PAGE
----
We've seen laptops from the Toshiba Satellite A665 line before (more than once, in fact), and we've also previously seen laptops that incorporate Nvidia's 3D Vision technology. You can probably guess where this is going, as the new Satellite A665-3DV takes that familiar multimedia system and adds support for 3D Vision.
The A665-3DV is a powerful performer, and solves a big problem with 3D gaming by building in all the required 3D-compatible hardware (the most important being the 120Hz display), requiring only your (included) rechargeable 3D glasses and a small USB IR emitter--the whole thing is much less cumbersome than using Nvidia's 3D Vision on a desktop PC. The Blu-ray drive also works with 3D Blu-ray discs, although the smallish screen doesn't make for a great group viewing experience.
Still, unless you're a real 3D fan, $1,599 is a bit of a stretch for a 15.6-inch laptop (interestingly, the two most recent Satellite A665 models we saw had slightly larger 16-inch displays), even one with an Intel Core i7-740QM CPU and Nvidia GeForce 350M GPU. If we were really into 3D PC gaming, we'd want something with a larger display, and better than the A665's 1,366x768 resolution.
|Price as reviewed||$1,599|
|Processor||1.73GHz Intel Core i7-740QM|
|Memory||4GB, 1,066MHz DDR3|
|Hard drive||640GB 7,200rpm|
|Graphics||Nvidia GeForce GTS 350M|
|Operating System||Windows 7 Home Premium (64-bit)|
|Dimensions (WD)||15.0 x 10.0 inches|
|Screen size (diagonal)||15.6 inches|
|System weight / Weight with AC adapter||6.7/8.1 pounds|
The look and feel of the A665-3DV is nearly identical to other Satellite A665 models we've reviewed. The textured gray plastic that covers most of the body looks and feels like it belongs on a less expensive machine. There's nothing wrong with it, but it certainly doesn't make this a living room or den showpiece. At the same time, the construction feels for the most part very solid and sturdy, and there's no annoying flex under the keyboard--a common problem in laptops of all price ranges. Even better, the lid and wrist rest have a fine-textured pattern that repels fingerprints.
The keyboard is the typical island-style seen on almost every new laptop, with flat-topped, widely spaced keys. The 15.6-inch laptop body gives just enough room for a full number pad to the right of the keyboard, and there's a row of touch-sensitive media control buttons above the Function keys. We've frequently dinged Toshiba's media control buttons for emitting a loud beep, even when hitting mute (which was always counterintuitive, to say the least). Though the volume up/down buttons still beep by default, at least Toshiba removed the beep from the speaker button while muting. (To disable all the beeps, go to the Toshiba utilities folder, click HWSetup, then the Button Setting tab, and disable "Function Button Sound Notification.")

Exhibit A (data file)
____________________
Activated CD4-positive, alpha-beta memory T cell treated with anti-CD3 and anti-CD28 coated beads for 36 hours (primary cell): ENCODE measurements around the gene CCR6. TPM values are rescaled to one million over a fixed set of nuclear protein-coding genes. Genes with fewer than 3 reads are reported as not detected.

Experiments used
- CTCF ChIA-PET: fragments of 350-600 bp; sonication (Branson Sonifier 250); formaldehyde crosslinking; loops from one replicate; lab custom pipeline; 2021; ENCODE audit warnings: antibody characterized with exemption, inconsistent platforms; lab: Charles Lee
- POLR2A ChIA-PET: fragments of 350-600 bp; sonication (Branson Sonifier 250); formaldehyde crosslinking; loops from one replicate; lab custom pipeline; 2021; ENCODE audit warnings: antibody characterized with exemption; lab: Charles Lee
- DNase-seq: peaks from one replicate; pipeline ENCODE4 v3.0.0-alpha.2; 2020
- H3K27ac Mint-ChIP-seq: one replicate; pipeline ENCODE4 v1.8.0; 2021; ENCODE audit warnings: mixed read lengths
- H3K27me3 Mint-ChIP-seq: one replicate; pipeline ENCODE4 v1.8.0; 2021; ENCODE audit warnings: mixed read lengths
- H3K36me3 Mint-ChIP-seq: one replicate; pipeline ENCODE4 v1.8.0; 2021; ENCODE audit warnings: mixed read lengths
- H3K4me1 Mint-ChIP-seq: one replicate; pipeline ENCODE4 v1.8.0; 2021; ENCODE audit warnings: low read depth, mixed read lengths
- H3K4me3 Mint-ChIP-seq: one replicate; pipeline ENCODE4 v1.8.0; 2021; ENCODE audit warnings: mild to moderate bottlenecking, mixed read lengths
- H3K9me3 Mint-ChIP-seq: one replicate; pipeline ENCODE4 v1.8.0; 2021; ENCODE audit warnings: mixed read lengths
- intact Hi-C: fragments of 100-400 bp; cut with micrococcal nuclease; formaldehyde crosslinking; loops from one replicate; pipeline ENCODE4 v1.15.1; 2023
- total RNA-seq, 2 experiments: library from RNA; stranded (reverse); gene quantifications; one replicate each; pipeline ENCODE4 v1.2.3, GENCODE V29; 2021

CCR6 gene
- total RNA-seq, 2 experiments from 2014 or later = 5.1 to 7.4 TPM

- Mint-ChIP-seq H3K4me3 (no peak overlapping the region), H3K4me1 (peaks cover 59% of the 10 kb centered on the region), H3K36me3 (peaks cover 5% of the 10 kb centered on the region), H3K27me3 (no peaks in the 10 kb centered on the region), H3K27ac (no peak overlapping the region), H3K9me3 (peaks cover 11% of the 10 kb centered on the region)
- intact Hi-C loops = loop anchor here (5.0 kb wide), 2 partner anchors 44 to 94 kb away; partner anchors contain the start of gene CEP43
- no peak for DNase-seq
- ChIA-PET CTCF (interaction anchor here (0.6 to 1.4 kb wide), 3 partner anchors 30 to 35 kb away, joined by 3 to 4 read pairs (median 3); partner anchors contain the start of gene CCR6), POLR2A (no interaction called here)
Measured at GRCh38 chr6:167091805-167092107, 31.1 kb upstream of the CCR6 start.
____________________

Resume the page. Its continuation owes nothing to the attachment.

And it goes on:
The touch pad is decently large, but offset to the left side because of the number pad, and its surface has a very nice friction-free coating with the large mouse buttons. Toshiba has also added a small button above the touch pad to disable it should you want to connect a mouse.
The system includes a couple of proprietary software utilities. ReelTime displays a row of large thumbnails across the bottom of the display (it's supposed to look like a movie reel) that shows your recently viewed documents and Web pages. The slick-looking Bulletin Board app lets you arrange photos and notes in a single work space. Both are well-made, but require you to take the time to learn them.
The 16-inch display has a 1,366x768-pixel resolution, which is the same resolution as most 11- to 15-inch laptops. The screen has a glossy finish that improves the look of photos and video but does create some glare and reflection. The speakers are same Harman Kardon ones found on other Toshiba Satellite models, although there's no overt branding on the speaker grilles. For a pair of integrated laptop speakers, they deliver excellent sound with surprising depth.
|Toshiba Satellite A665-3DV||Average for category [mainstream]|
|Video||VGA plus HDMI||VGA plus HDMI or DisplayPort|
|Audio||Stereo speakers, headphone/microphone jacks||Stereo speakers, headphone/microphone jacks|
|Data||4 USB 2.0 (1 USB/eSATA), SD card reader,||4 USB 2.0, SD card reader, eSATA|
|Networking||Ethernet, 802.11n Wi-Fi, Bluetooth||Ethernet, 802.11n Wi-Fi, Bluetooth, optional mobile broadband|
|Optical drive||Blu-ray player/DVD burner||DVD burner|
The laptop has a useful collection of data and video connections. You get four USB 2.0 ports (one of which doubles as an eSATA port), HDMI and VGA ports, a media card reader, and an ExpressCard/34 slot. The combo USB/eSATA port has Toshiba's Sleep-and-Charge feature that lets you charge cell phones, MP3 players, and other USB gadgets.
The Satellite A665-3DV packs in an impressive set of components, including a 1.73GHz Intel Core i7-740QM CPU and a high-end Nvidia GeForce 350M GPU (although Nvidia's newer 400-series GPUs are starting to pop up in other systems). The powerful hardware helps cover the overhead required for the 3D processing, and we were able to play games at high settings without killing the frame rate when switching to 3D mode. If you're not familiar with 3D Vision and how it works, this extended look at it should cover the basics.
In our Unreal Tournament III test, the A665-3DV ran at 102.9 frames per second at 1,366x768. That means it should be able to run any current game at high detail levels, especially as the screen resolution tops out at only 1,366x768, which hard-core PC gamers would consider on the low side.
|Toshiba Satellite A665-3DV||Average watts per hour|
|Off (60 percent)||1.13|
|Sleep (10 percent)||0.89|
|Idle (25 percent)||26.53|
|Load (5 percent)||70.82|
|Annual energy cost||$10.88|